Comics have been a part of popular culture for over a century now. From newspaper strips to graphic novels, the medium has evolved and diversified in countless ways.
One of the most iconic comic strips of all time is undoubtedly BC. Created by Johnny Hart in 1958, BC is a prehistoric-themed strip that follows the misadventures of its caveman characters.
Despite its longevity and influence, some critics have questioned whether BC is still a comic strip or if it has become something else entirely. In this article, we will explore this debate and try to answer the question: Is BC still a comic strip?
Firstly, it’s essential to understand what defines a comic strip. At its core, a comic strip is a visual storytelling medium that uses sequential panels to tell a story or convey an idea. It often features recurring characters and employs humor or satire to engage its readers.
BC certainly fits this definition; it features recurring characters like Thor and Clumsy Carp, tells stories through sequential panels, and incorporates humor into its narrative. However, some critics argue that BC’s content has shifted away from traditional comic strips and into more philosophical territory.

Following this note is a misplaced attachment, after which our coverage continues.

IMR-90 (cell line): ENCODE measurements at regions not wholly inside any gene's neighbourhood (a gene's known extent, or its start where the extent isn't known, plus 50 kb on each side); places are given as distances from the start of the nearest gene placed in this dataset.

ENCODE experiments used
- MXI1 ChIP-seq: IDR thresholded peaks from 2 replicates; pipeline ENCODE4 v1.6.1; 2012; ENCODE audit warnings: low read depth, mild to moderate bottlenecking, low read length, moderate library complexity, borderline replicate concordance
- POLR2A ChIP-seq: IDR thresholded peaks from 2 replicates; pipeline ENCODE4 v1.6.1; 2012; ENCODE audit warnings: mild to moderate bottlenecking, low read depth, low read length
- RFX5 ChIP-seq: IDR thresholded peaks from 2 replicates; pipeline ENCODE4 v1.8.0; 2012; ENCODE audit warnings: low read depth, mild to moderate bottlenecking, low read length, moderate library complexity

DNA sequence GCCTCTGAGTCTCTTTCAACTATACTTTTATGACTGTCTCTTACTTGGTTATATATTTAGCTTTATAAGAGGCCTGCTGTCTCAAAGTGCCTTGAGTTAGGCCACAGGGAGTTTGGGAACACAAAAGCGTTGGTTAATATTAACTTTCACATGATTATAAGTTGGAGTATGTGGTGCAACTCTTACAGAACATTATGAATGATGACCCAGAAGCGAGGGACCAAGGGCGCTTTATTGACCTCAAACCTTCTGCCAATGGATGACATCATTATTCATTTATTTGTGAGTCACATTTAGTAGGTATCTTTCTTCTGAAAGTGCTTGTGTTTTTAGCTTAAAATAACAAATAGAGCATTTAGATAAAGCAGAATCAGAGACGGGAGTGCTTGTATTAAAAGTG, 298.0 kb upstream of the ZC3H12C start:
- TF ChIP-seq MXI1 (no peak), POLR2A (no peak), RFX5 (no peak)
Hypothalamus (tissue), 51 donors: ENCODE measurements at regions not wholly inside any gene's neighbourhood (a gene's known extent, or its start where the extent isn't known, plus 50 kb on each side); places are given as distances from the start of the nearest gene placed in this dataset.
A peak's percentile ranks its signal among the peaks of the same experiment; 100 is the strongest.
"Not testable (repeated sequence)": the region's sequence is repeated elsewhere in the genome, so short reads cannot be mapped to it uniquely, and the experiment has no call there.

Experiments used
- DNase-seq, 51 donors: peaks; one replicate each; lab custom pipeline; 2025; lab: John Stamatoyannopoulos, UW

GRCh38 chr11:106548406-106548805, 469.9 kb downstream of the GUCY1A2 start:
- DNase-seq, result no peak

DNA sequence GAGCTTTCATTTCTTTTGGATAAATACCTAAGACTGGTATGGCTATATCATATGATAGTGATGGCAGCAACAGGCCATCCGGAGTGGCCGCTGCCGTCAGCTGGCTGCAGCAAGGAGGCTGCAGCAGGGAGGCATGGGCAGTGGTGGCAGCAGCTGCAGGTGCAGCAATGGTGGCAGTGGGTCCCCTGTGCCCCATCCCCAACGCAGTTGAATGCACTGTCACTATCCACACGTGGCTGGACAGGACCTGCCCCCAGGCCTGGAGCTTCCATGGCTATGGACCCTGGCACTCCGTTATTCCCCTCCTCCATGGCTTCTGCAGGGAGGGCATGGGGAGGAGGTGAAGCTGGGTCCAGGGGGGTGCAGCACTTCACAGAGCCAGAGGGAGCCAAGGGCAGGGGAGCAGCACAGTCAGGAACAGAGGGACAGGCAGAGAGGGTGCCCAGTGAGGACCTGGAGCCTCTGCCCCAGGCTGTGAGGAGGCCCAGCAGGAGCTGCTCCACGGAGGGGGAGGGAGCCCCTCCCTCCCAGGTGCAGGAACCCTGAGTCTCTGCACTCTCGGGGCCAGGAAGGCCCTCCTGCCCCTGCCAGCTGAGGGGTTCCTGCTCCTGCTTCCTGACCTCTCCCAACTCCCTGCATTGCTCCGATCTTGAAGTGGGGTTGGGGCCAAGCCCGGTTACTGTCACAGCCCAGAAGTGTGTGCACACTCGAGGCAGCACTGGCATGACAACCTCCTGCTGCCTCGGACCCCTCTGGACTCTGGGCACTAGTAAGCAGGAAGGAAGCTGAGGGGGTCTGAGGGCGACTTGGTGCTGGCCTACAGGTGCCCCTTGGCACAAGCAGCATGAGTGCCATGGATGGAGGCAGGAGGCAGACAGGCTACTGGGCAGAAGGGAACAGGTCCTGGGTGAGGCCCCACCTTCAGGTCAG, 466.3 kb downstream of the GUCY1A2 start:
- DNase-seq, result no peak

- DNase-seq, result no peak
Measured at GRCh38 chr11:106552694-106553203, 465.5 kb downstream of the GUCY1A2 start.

For instance, many modern-day BC strips feature lengthy monologues from characters contemplating life’s big questions rather than relying on jokes for their punchlines. While these moments can be thought-provoking and insightful, they arguably stray from the conventions of traditional comic strips.
Another point of contention is the lack of continuity in many BC strips. Unlike other long-running comics like Peanuts or Calvin and Hobbes, where each strip builds upon the last to create an ongoing storyline, most BC strips are standalone gags that don’t necessarily connect with each other.
This approach can make it harder for readers to engage with the characters on a deeper level or follow any overarching themes throughout the series.
However, despite these criticisms, there’s no denying that BC still fits within the broader category of comic strips. Its unique blend of humor, philosophy, and prehistoric setting make it a standout in the medium, and its longevity is a testament to its enduring appeal.
In conclusion, while BC may have evolved beyond traditional comic strip conventions in some ways, it still remains firmly within the medium’s parameters. Whether you view it as a philosophical treatise or a lighthearted gag strip, there’s no denying the impact that BC has had on comic book culture over the last six decades.